• Bart
            Bart  September 22, 2019

            I think the big problem many people today have is thinking that with the Bible it is “all or nothing” — either it has NO mistakes or it can’t be trusted at *ALL*. But we don’t treat other writings like that. I certainly don’t trust my newspaper like that! Some parts I think are actually right and some are actually wrong, and I judge on a case by case basis. So there is no contradiction in saying that Jesus probably did not walk on water but that he probably did rise from the dead. You have to make an evaluation in each instance.

  12. Avatar
    dankoh  September 11, 2019

    I would be interested in your thoughts on the parallels between the second version of creation (God creates man to work in the Garden of Eden) and the Attrahasis myth, where the gods complain of having to do all the work, so Ea creates (or has Enki create) man to “bear the load of the gods.”

    • Bart
      Bart  September 15, 2019

      Yes, this is one of a (large) number of instances where biblical myths have their parallels in other, much earlier, Ancient Near Eastern texts, esp., say, the Gilgamesh Epic (the flood) and various creation myths.

  13. Avatar
    doug  September 11, 2019

    And once someone is convinced of a single contradiction in the Bible, the Bibles authoritarian hold on that person (and the hold religious leaders have on that person) is threatened.

  14. Avatar
    Iskander Robertson  September 11, 2019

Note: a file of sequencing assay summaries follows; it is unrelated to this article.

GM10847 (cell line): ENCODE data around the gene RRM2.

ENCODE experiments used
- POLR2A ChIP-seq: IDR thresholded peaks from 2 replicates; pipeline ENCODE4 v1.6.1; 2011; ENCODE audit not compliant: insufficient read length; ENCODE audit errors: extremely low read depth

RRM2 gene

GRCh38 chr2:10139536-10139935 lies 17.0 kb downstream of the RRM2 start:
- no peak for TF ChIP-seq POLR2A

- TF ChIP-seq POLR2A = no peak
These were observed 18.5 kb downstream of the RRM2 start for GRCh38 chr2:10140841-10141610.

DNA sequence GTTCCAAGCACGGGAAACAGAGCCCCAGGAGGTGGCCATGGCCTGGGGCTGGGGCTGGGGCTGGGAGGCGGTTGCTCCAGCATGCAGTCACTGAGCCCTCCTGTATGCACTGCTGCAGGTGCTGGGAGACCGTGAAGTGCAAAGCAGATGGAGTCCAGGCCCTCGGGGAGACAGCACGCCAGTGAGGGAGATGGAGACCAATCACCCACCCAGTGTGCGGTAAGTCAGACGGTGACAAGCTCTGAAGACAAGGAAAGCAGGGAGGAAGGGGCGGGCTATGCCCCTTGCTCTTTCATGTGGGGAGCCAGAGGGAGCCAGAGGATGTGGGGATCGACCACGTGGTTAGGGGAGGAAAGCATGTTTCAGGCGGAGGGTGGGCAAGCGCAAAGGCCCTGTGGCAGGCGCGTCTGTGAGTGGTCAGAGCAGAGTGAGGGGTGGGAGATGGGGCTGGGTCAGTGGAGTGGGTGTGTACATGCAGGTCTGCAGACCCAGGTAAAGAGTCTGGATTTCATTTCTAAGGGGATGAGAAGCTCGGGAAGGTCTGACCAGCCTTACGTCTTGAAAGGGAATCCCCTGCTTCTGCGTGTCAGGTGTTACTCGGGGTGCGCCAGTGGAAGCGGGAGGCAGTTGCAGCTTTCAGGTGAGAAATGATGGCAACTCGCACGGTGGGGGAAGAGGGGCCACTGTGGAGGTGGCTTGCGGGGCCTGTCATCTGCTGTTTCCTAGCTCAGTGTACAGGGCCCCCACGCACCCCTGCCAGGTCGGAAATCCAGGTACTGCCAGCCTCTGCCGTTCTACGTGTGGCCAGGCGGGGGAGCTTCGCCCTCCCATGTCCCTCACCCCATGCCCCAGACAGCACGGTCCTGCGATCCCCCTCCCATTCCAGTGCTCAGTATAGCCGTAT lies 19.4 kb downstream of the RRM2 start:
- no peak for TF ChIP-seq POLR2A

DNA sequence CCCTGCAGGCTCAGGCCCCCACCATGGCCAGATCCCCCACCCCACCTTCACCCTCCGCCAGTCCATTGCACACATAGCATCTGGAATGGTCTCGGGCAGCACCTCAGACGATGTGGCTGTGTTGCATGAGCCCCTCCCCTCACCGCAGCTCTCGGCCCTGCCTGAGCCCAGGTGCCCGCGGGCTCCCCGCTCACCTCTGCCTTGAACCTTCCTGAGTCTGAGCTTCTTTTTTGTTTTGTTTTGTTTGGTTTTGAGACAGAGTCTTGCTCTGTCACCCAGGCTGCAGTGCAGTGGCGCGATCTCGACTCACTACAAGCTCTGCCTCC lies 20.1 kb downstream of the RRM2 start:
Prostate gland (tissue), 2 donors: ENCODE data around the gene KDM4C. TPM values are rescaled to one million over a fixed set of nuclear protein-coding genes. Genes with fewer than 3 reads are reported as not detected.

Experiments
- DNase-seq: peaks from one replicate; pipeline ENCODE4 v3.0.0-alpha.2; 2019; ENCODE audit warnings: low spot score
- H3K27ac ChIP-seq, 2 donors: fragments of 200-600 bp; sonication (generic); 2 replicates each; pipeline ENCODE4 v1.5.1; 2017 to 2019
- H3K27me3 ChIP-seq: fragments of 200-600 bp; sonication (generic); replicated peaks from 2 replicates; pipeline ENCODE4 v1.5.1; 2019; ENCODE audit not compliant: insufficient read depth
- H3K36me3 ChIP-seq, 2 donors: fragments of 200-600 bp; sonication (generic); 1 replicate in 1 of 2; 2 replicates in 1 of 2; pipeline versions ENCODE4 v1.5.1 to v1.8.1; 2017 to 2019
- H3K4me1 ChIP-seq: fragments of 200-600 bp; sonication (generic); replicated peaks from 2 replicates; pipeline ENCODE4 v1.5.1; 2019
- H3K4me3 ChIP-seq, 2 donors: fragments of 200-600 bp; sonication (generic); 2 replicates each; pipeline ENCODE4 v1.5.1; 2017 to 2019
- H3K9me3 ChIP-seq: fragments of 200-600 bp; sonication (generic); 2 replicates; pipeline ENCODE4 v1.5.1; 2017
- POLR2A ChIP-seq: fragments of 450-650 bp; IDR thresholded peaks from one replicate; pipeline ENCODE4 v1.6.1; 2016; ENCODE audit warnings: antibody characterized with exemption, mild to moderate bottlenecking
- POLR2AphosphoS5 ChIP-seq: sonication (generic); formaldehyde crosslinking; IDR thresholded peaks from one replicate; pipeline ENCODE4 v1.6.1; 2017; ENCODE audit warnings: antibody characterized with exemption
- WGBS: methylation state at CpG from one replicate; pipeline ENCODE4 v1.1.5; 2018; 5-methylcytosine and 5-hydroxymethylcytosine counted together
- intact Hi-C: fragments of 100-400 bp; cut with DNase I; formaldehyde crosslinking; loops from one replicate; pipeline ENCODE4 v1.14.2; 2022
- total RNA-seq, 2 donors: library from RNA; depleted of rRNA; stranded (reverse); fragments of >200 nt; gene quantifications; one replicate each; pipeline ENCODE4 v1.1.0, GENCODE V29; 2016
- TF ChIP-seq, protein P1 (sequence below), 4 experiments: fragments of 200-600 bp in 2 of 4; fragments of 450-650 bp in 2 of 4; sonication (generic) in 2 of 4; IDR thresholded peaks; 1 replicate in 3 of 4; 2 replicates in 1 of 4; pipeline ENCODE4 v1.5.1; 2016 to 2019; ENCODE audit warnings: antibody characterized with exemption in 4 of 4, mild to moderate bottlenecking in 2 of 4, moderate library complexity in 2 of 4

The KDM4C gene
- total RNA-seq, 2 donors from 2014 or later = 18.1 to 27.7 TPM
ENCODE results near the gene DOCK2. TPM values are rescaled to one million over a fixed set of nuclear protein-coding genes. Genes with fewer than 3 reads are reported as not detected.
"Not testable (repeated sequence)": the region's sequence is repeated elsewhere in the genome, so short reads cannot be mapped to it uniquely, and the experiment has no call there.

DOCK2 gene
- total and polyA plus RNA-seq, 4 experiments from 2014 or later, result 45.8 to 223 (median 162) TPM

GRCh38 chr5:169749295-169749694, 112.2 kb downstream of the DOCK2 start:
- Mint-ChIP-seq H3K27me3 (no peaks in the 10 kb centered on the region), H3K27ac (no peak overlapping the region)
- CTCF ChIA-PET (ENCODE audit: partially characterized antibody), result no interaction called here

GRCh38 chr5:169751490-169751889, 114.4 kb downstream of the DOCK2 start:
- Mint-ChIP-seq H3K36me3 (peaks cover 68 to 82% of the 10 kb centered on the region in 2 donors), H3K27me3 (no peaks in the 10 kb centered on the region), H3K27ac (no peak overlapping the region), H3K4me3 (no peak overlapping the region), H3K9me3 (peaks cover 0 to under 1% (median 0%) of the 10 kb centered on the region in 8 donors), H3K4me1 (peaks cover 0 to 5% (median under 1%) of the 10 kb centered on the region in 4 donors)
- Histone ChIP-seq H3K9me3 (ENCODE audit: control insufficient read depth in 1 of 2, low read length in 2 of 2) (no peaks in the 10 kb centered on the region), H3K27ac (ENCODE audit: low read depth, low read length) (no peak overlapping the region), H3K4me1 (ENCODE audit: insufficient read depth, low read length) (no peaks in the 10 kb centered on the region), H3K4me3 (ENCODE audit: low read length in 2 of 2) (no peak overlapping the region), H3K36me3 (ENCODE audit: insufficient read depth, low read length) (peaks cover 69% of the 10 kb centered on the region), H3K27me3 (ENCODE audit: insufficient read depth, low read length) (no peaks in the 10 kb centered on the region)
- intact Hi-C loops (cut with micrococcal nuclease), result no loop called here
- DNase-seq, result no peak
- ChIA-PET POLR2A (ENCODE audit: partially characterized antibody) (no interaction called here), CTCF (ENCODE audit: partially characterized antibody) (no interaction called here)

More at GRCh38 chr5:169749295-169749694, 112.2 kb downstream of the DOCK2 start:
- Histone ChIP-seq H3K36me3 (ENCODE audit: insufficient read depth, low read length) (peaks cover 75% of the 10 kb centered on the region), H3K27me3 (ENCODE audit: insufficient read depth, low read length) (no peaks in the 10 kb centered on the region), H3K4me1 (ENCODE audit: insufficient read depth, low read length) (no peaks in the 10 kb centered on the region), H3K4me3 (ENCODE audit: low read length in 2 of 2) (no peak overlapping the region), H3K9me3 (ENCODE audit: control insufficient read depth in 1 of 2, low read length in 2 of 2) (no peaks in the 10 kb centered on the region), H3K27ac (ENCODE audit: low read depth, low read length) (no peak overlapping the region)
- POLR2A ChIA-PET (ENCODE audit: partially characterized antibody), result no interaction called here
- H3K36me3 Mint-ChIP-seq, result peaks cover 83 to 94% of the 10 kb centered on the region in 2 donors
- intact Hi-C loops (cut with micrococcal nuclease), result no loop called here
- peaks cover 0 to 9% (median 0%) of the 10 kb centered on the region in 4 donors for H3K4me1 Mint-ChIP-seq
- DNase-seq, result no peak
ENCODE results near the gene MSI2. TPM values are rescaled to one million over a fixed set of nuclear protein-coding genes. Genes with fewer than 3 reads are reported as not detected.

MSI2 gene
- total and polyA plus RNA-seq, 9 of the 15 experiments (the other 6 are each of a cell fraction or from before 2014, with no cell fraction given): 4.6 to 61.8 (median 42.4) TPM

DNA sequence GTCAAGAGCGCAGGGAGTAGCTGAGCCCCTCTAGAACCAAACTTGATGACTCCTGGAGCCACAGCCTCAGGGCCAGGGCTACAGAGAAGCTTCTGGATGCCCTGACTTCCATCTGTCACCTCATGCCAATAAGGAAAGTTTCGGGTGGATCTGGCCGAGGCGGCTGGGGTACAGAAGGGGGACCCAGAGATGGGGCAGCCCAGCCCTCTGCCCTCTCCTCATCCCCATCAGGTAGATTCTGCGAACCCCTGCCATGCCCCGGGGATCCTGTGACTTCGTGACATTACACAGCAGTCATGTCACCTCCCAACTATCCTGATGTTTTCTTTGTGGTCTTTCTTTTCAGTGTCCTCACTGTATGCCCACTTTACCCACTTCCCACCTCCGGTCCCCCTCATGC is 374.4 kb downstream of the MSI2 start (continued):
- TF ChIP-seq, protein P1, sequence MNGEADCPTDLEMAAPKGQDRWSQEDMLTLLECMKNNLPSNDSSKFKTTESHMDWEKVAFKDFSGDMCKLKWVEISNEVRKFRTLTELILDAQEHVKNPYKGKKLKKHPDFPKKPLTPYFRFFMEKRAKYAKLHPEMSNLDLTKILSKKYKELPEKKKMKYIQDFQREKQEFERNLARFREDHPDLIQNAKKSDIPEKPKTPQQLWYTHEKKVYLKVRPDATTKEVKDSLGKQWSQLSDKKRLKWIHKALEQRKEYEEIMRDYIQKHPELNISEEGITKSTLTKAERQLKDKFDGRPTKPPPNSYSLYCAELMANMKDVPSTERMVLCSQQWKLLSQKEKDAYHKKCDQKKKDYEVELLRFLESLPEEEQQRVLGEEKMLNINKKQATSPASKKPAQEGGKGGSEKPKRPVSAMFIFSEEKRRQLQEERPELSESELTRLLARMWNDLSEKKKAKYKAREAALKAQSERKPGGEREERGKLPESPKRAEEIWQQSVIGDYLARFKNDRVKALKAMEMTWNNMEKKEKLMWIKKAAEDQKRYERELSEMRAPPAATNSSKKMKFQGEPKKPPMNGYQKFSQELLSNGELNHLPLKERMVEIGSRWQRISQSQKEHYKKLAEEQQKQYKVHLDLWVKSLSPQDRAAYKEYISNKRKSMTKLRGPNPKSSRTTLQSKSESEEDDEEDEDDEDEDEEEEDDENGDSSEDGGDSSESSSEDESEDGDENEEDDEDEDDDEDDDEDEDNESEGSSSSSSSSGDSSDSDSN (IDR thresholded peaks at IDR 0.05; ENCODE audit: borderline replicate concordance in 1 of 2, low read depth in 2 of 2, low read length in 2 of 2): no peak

do you think genesis has support for monogamous marriage? i think that the text is about finding a suitable match for adam and doesn’t really addressing the question of monogamy or polygamy.

    • Bart
      Bart  September 15, 2019

      Not really. Just because God created one woman doesn’t mean that later people would have more than one partner. You’ll note that the partriarchs in Genesis in fact do have multiple wives, and are never ever condemned for it. Personally, I wouldn’t recommend polygamy :-), but Genesis certainly allowed for it.

      • Avatar
        Bewilderbeast  October 1, 2019

        polyandry? OK?

        • Bart
          Bart  October 2, 2019

          Right. Only allowed for men. Not sure why there were so many more women available than men; except in times of war, men always outnumbered the women (because of death in childbirth)

  15. Avatar
    Bernice Templeman  September 11, 2019

    I took a free online Old Testament class. Some people point out discrepancies in the New Testament without looking at the Old. The story of Gilgamesh doesn’t get him to heaven (eternal life). They also kill the female goddess.
    You can’t base your belief in God based on the stories in the Bible or based on the historical truth of the Bible. Words we hear, say, read, and write matter. We create our own heart with these words. Loving-kindness and good are important words. Just like Hail, Triumph, etc.